3. Most people, when they try to describe the process they think they use to arrive at a confidence level that I solved a problem, craft a narrative story about why some evidence is relevant and other evidence isn't. These narratives suspiciously change from situation to situation, such that different bits of evidence are relevant in one case and not in another, in a way that *looks* highly motivated to arrive at numbers that *appear* to actually just be tracking my own confidence level. Most people react with offense or frustration rather than curiosity when I ask them what they're using to determine which evidence is relevant and which isn't. Don't be that guy.

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3 comments, sorted by Click to highlight new comments since: Today at 8:42 AM

I don't have immediate and useful insights or revelations, but the one thing that really jumped out for me, reading this, was the sense that two things are being conflated: people's confidence that the quality of the work met or exceeded Bar X, and people's different senses of where Bar X is.

I don't know for sure that this will end up being a useful avenue to pursue, to find solutions, but my claim is something like "the real problem isn't just people disagreeing about whether you met the bar, it's about people disagreeing about the actual grade out of 100, with 'what makes for a passing grade here?' being an additional, second, obfuscating question."

Regarding grades and bars:

Let's say I'm building a giant sphere in the desert.
Lots of people can grade my design , but ultimately I want to know the probability that it's going to buckle, especially while under load.

Or, say I'm helping run a youth camp on X-risk.
Lots of people can grade my performance, but ultimately I want to know whether the event successfully taught the kids anything useful, especially related to saving the world.

In the case of the sphere, people can say "yeah it didn't buckle, but that's just because you were lucky" . In the case of the youth camp, people can say "yeah it worked, but that was despite you not because of you" .

But what I want to know is, if we ran ten thousand youth camps, and we put me in five thousand of them and kept me out of five thousand of them, what would they look like?

Or if we built sixteen thousand spheres, and eight thousand of them used grade 8 bolts and eight thousand used grade 2 bolts, how many on each side buckle, and how many injuries are inflicted in each bucket?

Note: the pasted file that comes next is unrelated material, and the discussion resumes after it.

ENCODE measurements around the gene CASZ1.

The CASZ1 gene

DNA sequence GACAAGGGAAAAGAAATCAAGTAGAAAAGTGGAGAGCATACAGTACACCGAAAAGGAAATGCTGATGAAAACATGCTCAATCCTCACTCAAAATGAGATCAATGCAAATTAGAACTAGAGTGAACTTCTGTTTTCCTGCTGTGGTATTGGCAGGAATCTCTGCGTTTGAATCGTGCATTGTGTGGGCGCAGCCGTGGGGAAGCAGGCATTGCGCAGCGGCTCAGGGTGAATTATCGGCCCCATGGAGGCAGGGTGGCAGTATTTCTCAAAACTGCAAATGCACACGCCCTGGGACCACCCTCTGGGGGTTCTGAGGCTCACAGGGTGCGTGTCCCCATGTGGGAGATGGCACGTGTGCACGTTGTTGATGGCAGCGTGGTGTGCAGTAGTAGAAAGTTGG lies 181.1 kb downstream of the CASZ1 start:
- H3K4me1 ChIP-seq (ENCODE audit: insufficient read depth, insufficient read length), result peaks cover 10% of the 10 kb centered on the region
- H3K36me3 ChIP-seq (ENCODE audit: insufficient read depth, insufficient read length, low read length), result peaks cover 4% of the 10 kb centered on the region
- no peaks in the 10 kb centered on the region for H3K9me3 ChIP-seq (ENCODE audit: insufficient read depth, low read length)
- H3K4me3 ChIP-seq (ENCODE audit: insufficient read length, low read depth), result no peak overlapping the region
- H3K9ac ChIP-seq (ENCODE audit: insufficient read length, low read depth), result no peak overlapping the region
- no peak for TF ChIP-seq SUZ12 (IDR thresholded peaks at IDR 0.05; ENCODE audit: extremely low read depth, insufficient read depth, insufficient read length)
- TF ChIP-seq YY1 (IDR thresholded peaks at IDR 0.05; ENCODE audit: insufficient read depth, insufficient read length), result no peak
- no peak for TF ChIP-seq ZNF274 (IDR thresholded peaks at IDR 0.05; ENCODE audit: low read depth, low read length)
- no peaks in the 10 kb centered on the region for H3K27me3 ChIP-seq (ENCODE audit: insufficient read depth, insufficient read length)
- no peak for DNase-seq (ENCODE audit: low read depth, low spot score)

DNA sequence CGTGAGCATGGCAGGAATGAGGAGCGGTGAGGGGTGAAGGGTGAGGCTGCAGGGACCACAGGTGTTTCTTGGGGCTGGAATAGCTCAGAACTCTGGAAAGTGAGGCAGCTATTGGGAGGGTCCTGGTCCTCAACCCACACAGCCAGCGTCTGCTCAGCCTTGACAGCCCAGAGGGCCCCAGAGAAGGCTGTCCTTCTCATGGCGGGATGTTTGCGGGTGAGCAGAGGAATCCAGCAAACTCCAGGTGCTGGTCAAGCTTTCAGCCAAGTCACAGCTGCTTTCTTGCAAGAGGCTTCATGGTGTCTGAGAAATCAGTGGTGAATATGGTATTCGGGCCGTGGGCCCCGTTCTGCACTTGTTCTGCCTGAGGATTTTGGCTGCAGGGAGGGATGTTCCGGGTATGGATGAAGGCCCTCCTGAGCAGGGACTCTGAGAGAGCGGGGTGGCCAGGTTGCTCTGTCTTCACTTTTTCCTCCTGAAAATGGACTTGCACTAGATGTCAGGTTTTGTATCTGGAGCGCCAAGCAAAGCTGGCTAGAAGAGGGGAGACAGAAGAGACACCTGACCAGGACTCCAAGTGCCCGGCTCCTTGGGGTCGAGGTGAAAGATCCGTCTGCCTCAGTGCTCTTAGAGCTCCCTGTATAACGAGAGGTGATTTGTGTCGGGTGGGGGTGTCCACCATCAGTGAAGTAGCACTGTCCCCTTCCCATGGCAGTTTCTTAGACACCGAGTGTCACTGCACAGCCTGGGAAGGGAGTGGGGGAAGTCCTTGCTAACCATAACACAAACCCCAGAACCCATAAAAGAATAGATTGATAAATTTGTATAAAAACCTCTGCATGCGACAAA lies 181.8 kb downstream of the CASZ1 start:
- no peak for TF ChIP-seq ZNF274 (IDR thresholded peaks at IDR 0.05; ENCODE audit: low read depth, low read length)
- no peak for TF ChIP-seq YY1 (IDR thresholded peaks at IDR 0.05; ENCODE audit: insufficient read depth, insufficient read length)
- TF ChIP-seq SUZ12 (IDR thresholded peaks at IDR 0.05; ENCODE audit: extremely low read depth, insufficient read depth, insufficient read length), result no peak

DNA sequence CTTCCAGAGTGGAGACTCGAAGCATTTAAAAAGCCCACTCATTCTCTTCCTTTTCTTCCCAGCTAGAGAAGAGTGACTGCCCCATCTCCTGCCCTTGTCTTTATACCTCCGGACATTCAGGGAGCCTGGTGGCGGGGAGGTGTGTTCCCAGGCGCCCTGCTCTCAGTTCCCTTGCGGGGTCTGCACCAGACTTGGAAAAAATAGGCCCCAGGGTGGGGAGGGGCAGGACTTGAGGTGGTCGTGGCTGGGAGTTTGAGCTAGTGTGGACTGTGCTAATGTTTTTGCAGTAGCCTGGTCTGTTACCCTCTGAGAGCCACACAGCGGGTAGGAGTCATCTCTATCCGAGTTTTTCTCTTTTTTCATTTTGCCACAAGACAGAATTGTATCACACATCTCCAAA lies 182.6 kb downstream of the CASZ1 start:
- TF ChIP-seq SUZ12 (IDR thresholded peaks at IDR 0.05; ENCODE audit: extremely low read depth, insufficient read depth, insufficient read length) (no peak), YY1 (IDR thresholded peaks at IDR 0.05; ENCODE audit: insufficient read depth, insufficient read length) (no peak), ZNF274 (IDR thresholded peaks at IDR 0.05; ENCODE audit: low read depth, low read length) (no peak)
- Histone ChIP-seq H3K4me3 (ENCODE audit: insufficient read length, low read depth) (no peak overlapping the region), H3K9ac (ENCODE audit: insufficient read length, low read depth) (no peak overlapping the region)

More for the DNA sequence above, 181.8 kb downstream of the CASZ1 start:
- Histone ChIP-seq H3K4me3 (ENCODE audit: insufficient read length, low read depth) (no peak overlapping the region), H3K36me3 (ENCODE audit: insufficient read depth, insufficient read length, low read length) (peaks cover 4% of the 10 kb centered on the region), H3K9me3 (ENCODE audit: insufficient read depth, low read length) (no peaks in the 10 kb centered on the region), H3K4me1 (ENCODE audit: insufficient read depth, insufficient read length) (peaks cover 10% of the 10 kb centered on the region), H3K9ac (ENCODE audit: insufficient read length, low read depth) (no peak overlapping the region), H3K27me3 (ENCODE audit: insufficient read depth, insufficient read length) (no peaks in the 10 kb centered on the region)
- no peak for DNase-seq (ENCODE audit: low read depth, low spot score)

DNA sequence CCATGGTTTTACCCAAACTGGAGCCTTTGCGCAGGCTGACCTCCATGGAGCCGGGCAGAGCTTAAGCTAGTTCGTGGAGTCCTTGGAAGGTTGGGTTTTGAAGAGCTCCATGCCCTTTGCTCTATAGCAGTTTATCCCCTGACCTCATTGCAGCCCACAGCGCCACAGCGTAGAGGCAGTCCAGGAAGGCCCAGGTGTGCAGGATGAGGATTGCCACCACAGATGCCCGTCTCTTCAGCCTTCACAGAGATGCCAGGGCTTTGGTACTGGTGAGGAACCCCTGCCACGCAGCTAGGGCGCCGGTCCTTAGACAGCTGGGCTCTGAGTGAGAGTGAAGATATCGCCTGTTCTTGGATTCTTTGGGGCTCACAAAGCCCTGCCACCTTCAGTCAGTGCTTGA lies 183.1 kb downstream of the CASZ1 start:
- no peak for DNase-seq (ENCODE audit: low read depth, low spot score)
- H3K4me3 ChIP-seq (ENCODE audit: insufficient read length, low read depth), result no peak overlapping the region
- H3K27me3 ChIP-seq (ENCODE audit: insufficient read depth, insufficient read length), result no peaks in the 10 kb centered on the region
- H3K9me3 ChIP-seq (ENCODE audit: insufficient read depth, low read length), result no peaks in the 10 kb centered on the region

Because "grade my performance" is, and always has been, utter fucking bullshit. I care about you (you in particular, Duncan) grading my performance because I trust you to know enough to calibrate my grade to the numbers I ACTUALLY care about , most of the time. And when I don't trust you to calibrate, I stop caring about your grade, because I don't need anyone to suck my dick about how well I did.

But I DO care about whether what I'm doing is actually doing good for people, and most of the time I have less evidence of whether that's true than they do - but most of the time they seem to not be attending to that evidence themselves; instead, they're checking to see if I'm behaving like the sort of monkey that "should" be seen as doing good things. And that is UTTERLY INFURIATING.

I think the core of the problem is about developing good metrics for evaluating your performance that are less vague than "satisfaction of all stakeholders".

When you are a computer programmer you can make predictions about:

  1. Whether your code will pass your tests

  2. Whether there will be a request to change something about your code when it's peer-reviewed

  3. Whether your code will break the built

  4. Whether after your code gets live, some business relevant metric will change.

There's the old Drucker maxim of "What's measured gets improved." If you do a bigger project than it's useful to make metrics together with other stakeholders that measure whether the product is successful.

When it comes to social interaction, I sometimes make predictions whether a person will hang out with me when I request that we meet. I could do the same for other request where I want another person to do something.